Avant Pop Quintet

The song starts harmlessly enough, a catchy little ditty about a failed/failing relationship. Sure it’s got a bunch of weird noises swirling in and out of this tightly-compressed new wave thing. And it does a seamless shift from the verse into the chorus that makes you swoon in all the right places. And if this was all the song accomplished, it would still be worth writ(h)ing about.

There’s power in your words when you’re sleeping
Huge magic in my heart / When my airplane falls apart

But then just past the one minute mark, the singer can’t stand it anymore. Not even he can believe the bullshit coming out of his mouth, and so he begins screaming incoherently, a raw, full-throated breakdown accompanied by the pounding of a hammer against an anvil.

He collects himself, and then tries singing the chorus again, but his heart isn’t in it. Even his metaphors have become smaller.

Huge magic stops the hurt / When my ice cream hits the dirt

‘I can wipe my nose on someone else’s shirt’, he whimpers, a pathetic vow of revenge. The narrator is now a child, emasculated by his defeat. His humiliation complete, he decides to just shut up and let the music do the talking. But then the band pulls out this glorious pop hook—Katy Perry will pay big bucks to clear this sample in 2025 when she decides to make her comeback—and plays it over and over again to try and cheer him up.

Then the hook stops. ‘My magic is huger than your boyfriend’, he whispers, sounding like he is talking more to himself than to his departed. As he repeats the line, louder and louder each time through, it sounds like he is gathering strength.

And then the hook returns, a hook so goddamned—let’s just say it—hugely magical that as he sings it over and over again with his bandmates (no words now, just an incantation) he is redeemed by it. It gradually mutates into a sneering taunt, and by the end of the song, as the narrator is mocking everyone who ever hurt him, anyone who ever doubted him, you believe he is truly is as powerful as he said he was. And as one of those people who were laughing at him a minute ago, you don’t doubt for one second that he has earned his revenge.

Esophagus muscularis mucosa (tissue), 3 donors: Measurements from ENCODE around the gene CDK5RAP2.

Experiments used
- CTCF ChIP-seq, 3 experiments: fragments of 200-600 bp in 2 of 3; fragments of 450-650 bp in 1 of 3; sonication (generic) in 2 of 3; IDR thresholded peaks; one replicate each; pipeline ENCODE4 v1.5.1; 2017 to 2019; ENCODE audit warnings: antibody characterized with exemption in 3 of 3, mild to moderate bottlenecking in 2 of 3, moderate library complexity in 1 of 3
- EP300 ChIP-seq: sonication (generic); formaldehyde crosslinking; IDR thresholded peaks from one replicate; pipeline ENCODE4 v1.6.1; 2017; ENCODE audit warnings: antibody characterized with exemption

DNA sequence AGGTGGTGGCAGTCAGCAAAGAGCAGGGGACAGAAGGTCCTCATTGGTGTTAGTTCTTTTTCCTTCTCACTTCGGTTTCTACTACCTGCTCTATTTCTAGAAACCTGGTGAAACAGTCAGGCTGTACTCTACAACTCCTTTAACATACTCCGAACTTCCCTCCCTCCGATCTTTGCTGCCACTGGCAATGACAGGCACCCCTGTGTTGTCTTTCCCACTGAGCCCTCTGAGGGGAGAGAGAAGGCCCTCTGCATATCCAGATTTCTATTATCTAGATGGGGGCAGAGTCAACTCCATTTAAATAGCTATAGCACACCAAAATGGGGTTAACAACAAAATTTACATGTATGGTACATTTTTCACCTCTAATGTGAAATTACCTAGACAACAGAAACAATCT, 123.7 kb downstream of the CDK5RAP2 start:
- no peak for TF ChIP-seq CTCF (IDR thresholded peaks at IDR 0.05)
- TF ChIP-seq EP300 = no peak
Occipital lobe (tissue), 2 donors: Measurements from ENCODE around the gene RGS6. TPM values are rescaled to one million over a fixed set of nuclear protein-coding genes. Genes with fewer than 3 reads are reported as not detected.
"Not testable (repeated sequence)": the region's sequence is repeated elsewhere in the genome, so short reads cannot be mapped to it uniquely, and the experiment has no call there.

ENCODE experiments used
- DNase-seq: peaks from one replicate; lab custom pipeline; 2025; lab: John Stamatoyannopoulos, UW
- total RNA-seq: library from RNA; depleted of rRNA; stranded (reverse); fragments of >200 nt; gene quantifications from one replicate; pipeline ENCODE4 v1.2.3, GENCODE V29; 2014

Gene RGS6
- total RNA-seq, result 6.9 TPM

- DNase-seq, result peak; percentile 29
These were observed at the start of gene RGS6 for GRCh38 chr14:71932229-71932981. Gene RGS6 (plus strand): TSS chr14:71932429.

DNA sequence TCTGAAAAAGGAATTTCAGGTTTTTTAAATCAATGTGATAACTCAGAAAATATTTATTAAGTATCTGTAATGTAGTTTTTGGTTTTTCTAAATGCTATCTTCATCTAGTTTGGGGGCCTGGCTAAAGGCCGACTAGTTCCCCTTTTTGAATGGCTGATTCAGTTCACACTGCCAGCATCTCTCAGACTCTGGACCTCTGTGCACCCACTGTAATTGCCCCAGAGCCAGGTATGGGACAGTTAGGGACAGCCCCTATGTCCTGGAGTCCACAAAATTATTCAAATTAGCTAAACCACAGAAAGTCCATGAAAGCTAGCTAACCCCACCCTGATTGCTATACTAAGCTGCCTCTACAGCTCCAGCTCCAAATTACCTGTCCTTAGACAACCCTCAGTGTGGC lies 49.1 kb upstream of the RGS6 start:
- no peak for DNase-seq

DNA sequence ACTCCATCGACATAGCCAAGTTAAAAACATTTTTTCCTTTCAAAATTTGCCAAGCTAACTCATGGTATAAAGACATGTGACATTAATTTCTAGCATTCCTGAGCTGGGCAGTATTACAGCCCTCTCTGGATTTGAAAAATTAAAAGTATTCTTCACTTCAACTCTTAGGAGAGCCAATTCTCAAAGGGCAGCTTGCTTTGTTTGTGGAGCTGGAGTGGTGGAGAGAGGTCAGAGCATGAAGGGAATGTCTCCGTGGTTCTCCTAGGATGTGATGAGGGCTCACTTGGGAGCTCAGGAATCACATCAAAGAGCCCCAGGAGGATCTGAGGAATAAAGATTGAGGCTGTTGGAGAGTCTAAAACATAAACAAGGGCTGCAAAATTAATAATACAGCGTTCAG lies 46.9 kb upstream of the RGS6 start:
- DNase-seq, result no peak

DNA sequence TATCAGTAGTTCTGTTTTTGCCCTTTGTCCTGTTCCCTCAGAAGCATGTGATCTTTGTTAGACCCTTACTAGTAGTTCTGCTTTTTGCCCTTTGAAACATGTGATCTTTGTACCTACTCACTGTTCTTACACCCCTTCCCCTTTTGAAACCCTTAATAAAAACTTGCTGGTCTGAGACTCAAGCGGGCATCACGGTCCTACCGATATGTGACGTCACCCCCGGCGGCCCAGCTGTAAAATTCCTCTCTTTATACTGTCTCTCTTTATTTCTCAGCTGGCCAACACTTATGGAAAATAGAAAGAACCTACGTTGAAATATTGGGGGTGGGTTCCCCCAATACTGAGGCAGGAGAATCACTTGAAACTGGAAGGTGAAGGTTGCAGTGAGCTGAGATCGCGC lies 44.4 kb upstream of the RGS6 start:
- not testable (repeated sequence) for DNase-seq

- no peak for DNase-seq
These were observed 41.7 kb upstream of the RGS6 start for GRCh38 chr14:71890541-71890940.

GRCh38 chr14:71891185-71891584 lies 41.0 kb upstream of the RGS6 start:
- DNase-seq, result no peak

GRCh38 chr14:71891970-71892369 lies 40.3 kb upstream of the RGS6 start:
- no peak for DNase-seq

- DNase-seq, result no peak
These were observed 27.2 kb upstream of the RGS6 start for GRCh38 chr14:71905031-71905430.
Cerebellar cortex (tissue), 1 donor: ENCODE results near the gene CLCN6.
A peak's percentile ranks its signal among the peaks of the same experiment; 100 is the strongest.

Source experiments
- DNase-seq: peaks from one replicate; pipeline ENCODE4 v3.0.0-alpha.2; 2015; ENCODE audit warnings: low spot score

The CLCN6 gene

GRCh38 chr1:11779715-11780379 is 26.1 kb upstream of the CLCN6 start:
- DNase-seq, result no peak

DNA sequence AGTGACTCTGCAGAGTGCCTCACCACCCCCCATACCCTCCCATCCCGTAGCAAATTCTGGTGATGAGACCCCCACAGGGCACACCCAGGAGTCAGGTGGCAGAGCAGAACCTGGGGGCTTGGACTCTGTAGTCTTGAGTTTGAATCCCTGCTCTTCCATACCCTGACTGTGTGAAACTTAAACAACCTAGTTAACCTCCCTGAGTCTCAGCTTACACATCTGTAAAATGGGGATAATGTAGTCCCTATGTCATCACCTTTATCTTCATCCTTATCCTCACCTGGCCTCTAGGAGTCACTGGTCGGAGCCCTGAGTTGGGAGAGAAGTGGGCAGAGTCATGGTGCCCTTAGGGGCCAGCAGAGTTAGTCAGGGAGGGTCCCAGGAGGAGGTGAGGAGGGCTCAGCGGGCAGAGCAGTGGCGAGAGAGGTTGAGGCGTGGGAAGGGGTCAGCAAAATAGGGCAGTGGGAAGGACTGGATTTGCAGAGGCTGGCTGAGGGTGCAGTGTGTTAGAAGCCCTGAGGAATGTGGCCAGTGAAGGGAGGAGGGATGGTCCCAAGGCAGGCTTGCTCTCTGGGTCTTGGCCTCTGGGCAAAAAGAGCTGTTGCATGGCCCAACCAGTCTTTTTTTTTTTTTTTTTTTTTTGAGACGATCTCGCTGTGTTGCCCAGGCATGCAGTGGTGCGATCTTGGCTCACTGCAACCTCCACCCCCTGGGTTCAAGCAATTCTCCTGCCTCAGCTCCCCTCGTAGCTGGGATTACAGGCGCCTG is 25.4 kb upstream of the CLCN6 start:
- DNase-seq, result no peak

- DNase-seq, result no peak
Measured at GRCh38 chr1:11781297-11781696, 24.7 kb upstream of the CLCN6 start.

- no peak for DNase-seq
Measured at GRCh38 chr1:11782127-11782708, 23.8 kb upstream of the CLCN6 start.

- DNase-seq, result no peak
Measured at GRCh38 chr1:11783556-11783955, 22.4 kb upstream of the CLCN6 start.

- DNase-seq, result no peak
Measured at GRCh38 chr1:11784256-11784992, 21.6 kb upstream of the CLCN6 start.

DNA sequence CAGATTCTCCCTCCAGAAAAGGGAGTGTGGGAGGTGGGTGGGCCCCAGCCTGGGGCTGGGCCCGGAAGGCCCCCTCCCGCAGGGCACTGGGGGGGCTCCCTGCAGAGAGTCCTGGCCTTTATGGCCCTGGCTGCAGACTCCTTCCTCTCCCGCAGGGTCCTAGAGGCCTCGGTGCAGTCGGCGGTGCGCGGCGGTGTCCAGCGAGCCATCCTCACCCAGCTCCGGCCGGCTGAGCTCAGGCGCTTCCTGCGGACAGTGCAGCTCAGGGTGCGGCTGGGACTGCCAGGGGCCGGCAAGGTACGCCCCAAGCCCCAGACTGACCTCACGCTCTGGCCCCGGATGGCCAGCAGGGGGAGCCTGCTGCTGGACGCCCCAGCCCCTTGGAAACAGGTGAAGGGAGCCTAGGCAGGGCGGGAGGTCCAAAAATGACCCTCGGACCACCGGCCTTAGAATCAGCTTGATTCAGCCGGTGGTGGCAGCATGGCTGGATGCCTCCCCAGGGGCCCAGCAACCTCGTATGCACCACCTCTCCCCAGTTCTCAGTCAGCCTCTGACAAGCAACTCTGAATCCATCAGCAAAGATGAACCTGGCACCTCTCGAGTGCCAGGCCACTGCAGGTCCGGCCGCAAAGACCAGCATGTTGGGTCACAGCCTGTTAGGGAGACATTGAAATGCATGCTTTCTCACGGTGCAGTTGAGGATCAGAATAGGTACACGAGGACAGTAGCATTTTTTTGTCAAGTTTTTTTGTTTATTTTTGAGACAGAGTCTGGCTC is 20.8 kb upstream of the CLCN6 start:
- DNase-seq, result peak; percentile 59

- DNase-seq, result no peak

The Bastards of Fate possess gifts so otherworldly that Shakespeare’s witches should tremble and shake in their presence. They’ve placed the most glorious, soulful melody—one with the power to turn losers into supermen—halfway into a four-minute pop song. And they did it that way simply because it was the best way to tell the story, a tale of redemption and self-discovery. This kind of confidence is rare in contemporary music, especially for a band who are about to release their first album.

The brilliance of ‘Huge Magic’ reminds us just how gutless and dull most bands are. It shows them up as terrified little children, afraid of losing your love for even one second. The Bastards of Fate sound like they could care less. Play this over and over again and take it into your blood.

Words by Scott Creney

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